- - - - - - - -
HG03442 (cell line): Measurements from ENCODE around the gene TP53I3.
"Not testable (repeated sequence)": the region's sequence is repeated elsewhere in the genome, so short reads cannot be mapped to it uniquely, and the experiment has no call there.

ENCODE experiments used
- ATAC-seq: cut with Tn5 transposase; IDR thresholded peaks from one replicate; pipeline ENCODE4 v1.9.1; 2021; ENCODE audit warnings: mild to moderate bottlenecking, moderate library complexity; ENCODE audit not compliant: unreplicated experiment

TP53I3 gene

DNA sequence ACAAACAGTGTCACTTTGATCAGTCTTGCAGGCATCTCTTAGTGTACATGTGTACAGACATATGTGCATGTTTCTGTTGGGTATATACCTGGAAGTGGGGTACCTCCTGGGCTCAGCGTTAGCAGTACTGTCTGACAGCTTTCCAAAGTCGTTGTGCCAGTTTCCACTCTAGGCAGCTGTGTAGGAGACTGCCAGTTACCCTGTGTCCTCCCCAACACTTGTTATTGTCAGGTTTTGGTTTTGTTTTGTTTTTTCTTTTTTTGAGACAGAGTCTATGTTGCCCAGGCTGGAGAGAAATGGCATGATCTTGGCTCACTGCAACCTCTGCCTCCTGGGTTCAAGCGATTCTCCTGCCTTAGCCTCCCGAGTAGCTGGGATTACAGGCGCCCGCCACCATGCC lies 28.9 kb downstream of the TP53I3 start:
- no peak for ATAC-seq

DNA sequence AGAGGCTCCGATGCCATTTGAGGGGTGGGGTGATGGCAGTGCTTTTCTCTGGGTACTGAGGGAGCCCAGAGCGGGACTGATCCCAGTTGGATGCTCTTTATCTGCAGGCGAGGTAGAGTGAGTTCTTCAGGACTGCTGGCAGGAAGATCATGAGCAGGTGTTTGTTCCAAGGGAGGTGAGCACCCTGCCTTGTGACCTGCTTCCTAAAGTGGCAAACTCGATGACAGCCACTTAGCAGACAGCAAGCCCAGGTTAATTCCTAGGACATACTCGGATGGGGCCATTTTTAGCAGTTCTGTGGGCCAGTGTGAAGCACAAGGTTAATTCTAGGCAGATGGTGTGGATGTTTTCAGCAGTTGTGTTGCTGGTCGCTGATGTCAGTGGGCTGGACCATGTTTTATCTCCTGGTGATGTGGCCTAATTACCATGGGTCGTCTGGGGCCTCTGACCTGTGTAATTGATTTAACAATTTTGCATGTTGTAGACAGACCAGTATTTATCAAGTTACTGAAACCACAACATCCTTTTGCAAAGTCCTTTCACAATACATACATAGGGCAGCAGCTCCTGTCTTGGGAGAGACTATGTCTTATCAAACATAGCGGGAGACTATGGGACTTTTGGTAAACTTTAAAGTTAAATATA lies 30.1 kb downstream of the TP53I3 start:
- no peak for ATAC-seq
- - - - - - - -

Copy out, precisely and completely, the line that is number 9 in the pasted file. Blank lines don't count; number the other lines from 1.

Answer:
- no peak for ATAC-seq